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Tyres  /  Tyre NewsEV Tyre News  /  Continental Tread Depth Test

Continental confirms: Checking tread depth is vital, it could save you metres. 

Porsche Taycan GTS interior

Blackcircles.com investigates the importance of regularly checking your tyre tread depth. When it comes to braking, just how wide is the distance between new, 3mm, and 1.6mm tyres? Keep reading to find out.

When was the last time you took a moment to consider your car’s stopping distance? We’re willing to bet the answer is probably never — save for those young enough to endure a theory section in their driving test.  

And even if you are well versed in the highway code, it’s impossible for the figures quoted in that little yellow book to keep pace with ever-improving tyre and braking technology. Right. How long does my car take to stop then? Well, as we’re about to discover, tyres play a pivotal role in determining this. From the model and brand you choose to fit, to the depths left on the tread, the rubber on each corner is your car’s only contact patch with the road.  

For the final installment in our Continental tyre series, we’re back at the Contridrom, Hannover, for arguably the most important test of them all: stopping distance. Using Continental’s PremiumContact 7 as a strong and consistent benchmark for all three tread depths, we provide a simple and hard-hitting illustration of why tread depth is key.  

Overview of Contidrom test facility
The Contidrom's braking section is a realistic test of a tyre’s wet weather stopping power.
Image: Continental

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Tread test: breaking down stopping distance

To get this tyre deep dive rolling, we must revisit Cupra’s award-winning Born EV for the last time. Representative of the sort of ubiquitous hatchback that many already daily drive, the Born acts as a great yardstick on which to base this test.  

Unlike our previous comparisons where more driver finesse was paramount for testing EV range, today’s objective is simple: reach 50 mph on a sodden wet test straight and slam on the brakes as hard and fast as physically possible. So that’s exactly what we did.  

First up, the brand new PremiumContact 7. With its punchy EV power delivery, the Cupra doesn’t break a sweat as it whisks us up to 50 mph and, on cue, we jump on the brake pedal with all our might — triggering the ABS to pulse rapidly, and a torrent of water to shower the windscreen. With surprisingly little drama, the fresh rubber brings the Born to a safe stop in an arrow-straight line.

There was a significant difference between the new, 3mm, and 1.6mm tyres.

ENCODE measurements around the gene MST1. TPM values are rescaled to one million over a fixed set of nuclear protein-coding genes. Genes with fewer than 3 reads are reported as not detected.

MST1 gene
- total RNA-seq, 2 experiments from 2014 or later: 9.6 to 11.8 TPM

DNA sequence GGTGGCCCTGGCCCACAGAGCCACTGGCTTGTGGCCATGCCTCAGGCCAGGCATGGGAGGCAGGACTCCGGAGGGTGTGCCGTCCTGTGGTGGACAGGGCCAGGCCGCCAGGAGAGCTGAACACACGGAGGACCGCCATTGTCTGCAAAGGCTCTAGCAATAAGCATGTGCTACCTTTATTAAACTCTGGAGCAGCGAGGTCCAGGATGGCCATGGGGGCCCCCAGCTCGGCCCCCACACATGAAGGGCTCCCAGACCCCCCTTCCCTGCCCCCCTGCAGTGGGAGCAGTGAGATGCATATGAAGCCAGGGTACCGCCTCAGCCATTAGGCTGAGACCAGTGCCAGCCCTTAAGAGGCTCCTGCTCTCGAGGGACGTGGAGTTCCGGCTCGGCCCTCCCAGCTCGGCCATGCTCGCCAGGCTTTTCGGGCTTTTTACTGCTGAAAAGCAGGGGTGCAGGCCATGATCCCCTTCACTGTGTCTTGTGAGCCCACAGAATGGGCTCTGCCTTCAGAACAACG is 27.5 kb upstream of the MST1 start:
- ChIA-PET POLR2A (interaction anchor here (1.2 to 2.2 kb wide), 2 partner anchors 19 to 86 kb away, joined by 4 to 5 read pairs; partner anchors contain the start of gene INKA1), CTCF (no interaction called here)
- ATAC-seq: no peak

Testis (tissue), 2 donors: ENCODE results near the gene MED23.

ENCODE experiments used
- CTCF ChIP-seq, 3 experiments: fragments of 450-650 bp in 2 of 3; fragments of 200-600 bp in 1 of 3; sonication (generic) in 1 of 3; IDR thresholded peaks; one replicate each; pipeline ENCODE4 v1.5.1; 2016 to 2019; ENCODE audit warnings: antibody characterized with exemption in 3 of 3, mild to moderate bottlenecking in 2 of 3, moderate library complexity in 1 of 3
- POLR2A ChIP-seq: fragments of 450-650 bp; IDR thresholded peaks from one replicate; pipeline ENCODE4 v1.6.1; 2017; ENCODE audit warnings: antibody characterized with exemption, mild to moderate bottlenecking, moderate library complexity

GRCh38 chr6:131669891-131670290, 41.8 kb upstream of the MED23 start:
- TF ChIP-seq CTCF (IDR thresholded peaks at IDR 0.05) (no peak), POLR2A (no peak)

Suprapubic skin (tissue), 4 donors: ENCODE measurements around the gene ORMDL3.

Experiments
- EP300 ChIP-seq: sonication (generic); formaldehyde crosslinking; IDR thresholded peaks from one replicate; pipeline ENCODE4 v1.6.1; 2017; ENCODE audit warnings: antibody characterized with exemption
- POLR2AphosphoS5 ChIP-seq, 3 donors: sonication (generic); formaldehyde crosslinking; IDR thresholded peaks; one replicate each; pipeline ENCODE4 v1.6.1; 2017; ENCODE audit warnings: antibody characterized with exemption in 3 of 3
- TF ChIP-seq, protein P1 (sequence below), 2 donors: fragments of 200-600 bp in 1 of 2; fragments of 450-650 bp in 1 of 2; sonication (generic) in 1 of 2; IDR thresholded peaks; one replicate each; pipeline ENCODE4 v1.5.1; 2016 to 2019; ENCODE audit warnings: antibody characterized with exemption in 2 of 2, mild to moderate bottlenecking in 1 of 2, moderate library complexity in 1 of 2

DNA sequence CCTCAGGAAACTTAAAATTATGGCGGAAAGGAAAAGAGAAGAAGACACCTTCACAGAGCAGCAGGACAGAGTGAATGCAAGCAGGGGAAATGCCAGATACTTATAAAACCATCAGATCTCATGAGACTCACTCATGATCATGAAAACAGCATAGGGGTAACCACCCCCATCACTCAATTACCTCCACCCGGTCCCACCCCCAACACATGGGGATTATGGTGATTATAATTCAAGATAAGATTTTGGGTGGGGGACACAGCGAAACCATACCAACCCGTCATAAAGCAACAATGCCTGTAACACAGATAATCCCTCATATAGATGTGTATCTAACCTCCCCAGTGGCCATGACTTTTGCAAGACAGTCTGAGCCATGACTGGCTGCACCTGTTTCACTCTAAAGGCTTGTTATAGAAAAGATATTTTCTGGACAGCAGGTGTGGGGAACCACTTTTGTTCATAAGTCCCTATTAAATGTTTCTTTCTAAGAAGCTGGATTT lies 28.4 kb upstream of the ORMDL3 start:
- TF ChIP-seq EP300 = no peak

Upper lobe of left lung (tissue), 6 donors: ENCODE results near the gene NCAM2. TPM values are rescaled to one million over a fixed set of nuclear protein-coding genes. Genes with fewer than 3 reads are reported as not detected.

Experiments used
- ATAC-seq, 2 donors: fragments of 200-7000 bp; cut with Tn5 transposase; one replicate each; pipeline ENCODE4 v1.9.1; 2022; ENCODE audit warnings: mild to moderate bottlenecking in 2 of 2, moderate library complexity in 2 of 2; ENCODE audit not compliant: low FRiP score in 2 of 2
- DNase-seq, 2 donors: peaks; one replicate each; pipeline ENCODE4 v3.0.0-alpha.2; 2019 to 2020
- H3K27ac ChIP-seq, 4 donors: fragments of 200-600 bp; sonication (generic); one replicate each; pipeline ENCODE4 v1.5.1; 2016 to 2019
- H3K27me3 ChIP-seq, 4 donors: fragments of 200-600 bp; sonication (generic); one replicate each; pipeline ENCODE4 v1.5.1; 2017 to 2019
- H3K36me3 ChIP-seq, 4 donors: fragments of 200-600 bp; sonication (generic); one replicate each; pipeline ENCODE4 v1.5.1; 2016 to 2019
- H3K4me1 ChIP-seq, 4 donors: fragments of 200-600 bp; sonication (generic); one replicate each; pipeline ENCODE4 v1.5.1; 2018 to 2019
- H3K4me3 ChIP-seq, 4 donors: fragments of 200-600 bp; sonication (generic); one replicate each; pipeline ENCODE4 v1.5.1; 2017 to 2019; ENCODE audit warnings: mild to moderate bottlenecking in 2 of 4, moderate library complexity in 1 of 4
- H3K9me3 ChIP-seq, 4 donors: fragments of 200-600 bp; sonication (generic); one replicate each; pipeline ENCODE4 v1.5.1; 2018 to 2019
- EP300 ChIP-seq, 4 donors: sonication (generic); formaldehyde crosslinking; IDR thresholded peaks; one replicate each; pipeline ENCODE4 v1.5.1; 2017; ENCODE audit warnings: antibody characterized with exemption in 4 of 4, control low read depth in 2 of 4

The part-worn, 3mm Continentals were next to face the challenge. As before, the apparent result remains the same, executing a textbook emergency stop without any histrionics — despite the harsh conditions making life difficult.  

Finally, the legal-limit, 1.6 mm tyres took the test. Again, no dramatic counter steering or correction is required as the heavily worn Continental tyres track straight and true right down to the last metre. But, while it certainly seems like we have travelled further in the process, our initial response is that the difference between new and old seems unremarkable. Were we right, though?  

The Results 

Thanks to the composed and controllable character of the PremiumContact 7, the difference in stopping distance certainly doesn’t feel profound from the cabin, but the numbers tell an entirely different story.  

The equipment measures a huge 10m (just shy of a bus-length) difference between the new and legal limit tyre. To put that into perspective, this means that the worn tyre was still travelling at 26 mph when its new equivalent had reached a dead stop. Certainly fast enough to drastically change the outcome of the incident which the driver was trying to evade.  

Porsche Taycan GTS rear
Continental’s comprehensive test facility helps it to develop tyres with such exceptional wet braking performance.
Image: Continental

As you might expect, the part-worn tyre (3mm) faired a little better, however it was still clocking 21 mph when the new tyre had come to a rest. Clearly, deeper sipes are more effective in dispersing water quickly, and thus stopping the vehicle sooner.  

Also worth considering is the fact that this test was conducted with premium rubber which, when new, is one of the strongest performers in its class. A less versatile option might have evidenced an even more pronounced drop-off in performance between tread depths.  

As winter draws closer and road conditions become more treacherous, is it time to check your tread depth? Afterall, it’s crucial that you can rely on your tyres to perform when you really need them to.  

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